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New Study Finds Disparity in How Courts Shield Cops From Lawsuits

We live in a part of the country where judges more often grant cops 'qualified immunity.'

An intriguing new report just out called “Shielded” from Reuters says we live in a part of the nation that protects police from excessive force lawsuits more than they are protected anywhere else. Reuters reporters found that courts in Texas, Louisiana, and Mississippi are almost two times more likely to protect police from suit, for example, than courts in Tennessee, Kentucky, Ohio, and Michigan.

If that doesn’t quite jibe with your sense of geography, it’s because the big deciding factor, according to Reuters, isn’t exactly geography, at least not at first. Initially the disparities found by Reuters have more to do with the way the federal appeals court system is laid out.

We fall under the relatively conservative 5th Circuit Court of Appeals in New Orleans, which takes cases from Texas, Louisiana, and Mississippi. Compared to the rest of the nation, Reuters says, “Plaintiffs fared worst in … the 5th U.S. Circuit Court of Appeals, where judges habitually follow precedents that favor police.”

When cases are appealed to the 5th Circuit, Reuters found, the court sides with police 64 percent of the time, upholding their claims to immunity from suit. By contrast, the 6th Circuit Court of Appeals, which hears cases from Tennessee, Kentucky, Ohio, and Michigan, grants immunity in only 35 percent of cases.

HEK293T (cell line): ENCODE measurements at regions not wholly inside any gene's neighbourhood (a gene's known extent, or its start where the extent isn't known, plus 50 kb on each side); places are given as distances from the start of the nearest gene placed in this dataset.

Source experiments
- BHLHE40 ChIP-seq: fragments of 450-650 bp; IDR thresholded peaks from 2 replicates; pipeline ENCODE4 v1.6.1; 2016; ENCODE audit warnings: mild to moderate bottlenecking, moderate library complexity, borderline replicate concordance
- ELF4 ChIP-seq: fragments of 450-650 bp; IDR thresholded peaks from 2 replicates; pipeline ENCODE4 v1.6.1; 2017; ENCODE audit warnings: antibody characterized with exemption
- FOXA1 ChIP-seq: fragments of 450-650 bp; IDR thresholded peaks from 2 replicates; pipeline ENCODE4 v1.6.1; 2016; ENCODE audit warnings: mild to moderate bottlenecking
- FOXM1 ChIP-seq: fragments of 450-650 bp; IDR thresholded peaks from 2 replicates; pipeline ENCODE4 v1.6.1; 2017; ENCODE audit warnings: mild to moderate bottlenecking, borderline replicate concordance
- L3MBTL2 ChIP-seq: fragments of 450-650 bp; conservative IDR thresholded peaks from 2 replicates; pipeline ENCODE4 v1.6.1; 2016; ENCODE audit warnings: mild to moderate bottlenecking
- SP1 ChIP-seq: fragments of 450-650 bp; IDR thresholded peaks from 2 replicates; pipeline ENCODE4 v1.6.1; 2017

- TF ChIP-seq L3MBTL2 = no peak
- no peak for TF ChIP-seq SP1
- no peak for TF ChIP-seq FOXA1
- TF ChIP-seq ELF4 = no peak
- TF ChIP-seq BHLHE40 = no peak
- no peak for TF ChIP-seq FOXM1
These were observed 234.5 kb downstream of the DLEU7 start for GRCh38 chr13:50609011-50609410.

Excessive force is viewed by federal law as a civil rights violation “under color of law.” Those cases originate in federal district courts. At the district court level, the greatest divergence was between Texas and California. Federal district judges in Texas grant immunity in almost 59 percent of cases compared to 34 percent in California. Each federal appeals court is bound by precedents within its own region.

Reuters, an international news agency headquartered in London, says its story is based on an analysis of 529 federal circuit court opinions between 2005 and 2019 and on computer analysis and manual review of 2,000 lower court cases.

The principle in play in all of them is called “qualified immunity” and determines whether a person injured by police is allowed to sue for damages. It’s called qualified immunity because it is never absolute — there are times the police can be sued — nor is a court’s refusal to grant it a guaranteed defeat for police. “Denial of immunity,” the Reuters piece points out, “doesn’t necessarily mean a certain loss for police. It means only that a lawsuit can move toward a jury trial or a financial settlement.”

Some federal appeals courts — notably the 9th Circuit Court District on the West Coast — put a high value on letting cases go forward to trial so a jury can decide whether police have used illegal excessive force. The 9th District allows lawsuits against police to proceed to jury trial at almost twice the rate the 5th District does.

The 5th District, where we live, applies a much more stringent set of rules. To overcome qualified immunity and take police to trial in courts under the 5th District, a plaintiff must make a proof at four levels: that the force used by police was excessive; that it was illegal; that there is precedent within the 5th Circuit to support the claim that the force was illegal; that the precedent is based on previous cases that are very close to the facts in the case at hand.

And that, Reuters says, brings us back to real geography. Precedents set by lower court judges in Texas tend to be tougher on plaintiffs and more favorable to police than those set by judges in California, for example. Reuters observes in its piece that judges at the federal district court level come from their local communities and reflect the values of those communities — how the courts were set up originally and for a reason.